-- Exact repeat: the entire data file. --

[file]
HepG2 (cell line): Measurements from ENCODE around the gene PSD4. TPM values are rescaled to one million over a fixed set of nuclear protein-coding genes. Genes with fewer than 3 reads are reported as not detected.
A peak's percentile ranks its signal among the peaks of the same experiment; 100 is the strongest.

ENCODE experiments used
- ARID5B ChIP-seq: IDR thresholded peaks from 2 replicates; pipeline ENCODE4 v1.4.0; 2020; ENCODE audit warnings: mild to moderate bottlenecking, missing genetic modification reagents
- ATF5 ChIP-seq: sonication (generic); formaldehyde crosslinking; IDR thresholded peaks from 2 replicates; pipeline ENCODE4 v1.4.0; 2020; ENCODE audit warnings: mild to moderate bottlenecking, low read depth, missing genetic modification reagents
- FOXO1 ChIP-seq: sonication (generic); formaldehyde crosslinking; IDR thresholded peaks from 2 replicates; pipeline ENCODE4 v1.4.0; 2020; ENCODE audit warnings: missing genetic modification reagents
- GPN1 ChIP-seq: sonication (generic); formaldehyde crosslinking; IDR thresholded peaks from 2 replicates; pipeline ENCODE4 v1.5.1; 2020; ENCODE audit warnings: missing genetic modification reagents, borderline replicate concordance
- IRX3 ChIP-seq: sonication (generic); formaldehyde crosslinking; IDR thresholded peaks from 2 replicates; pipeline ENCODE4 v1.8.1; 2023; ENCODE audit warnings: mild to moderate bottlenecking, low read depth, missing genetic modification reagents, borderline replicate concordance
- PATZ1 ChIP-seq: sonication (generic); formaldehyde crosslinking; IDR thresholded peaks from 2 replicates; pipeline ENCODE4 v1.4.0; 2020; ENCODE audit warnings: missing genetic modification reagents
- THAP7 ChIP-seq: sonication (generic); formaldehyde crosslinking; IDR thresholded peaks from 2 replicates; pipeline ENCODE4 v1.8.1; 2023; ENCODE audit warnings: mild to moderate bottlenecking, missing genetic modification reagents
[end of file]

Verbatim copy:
HepG2 (cell line): Measurements from ENCODE around the gene PSD4. TPM values are rescaled to one million over a fixed set of nuclear protein-coding genes. Genes with fewer than 3 reads are reported as not detected.
A peak's percentile ranks its signal among the peaks of the same experiment; 100 is the strongest.

ENCODE experiments used
- ARID5B ChIP-seq: IDR thresholded peaks from 2 replicates; pipeline ENCODE4 v1.4.0; 2020; ENCODE audit warnings: mild to moderate bottlenecking, missing genetic modification reagents
- ATF5 ChIP-seq: sonication (generic); formaldehyde crosslinking; IDR thresholded peaks from 2 replicates; pipeline ENCODE4 v1.4.0; 2020; ENCODE audit warnings: mild to moderate bottlenecking, low read depth, missing genetic modification reagents
- FOXO1 ChIP-seq: sonication (generic); formaldehyde crosslinking; IDR thresholded peaks from 2 replicates; pipeline ENCODE4 v1.4.0; 2020; ENCODE audit warnings: missing genetic modification reagents
- GPN1 ChIP-seq: sonication (generic); formaldehyde crosslinking; IDR thresholded peaks from 2 replicates; pipeline ENCODE4 v1.5.1; 2020; ENCODE audit warnings: missing genetic modification reagents, borderline replicate concordance
- IRX3 ChIP-seq: sonication (generic); formaldehyde crosslinking; IDR thresholded peaks from 2 replicates; pipeline ENCODE4 v1.8.1; 2023; ENCODE audit warnings: mild to moderate bottlenecking, low read depth, missing genetic modification reagents, borderline replicate concordance
- PATZ1 ChIP-seq: sonication (generic); formaldehyde crosslinking; IDR thresholded peaks from 2 replicates; pipeline ENCODE4 v1.4.0; 2020; ENCODE audit warnings: missing genetic modification reagents
- THAP7 ChIP-seq: sonication (generic); formaldehyde crosslinking; IDR thresholded peaks from 2 replicates; pipeline ENCODE4 v1.8.1; 2023; ENCODE audit warnings: mild to moderate bottlenecking, missing genetic modification reagents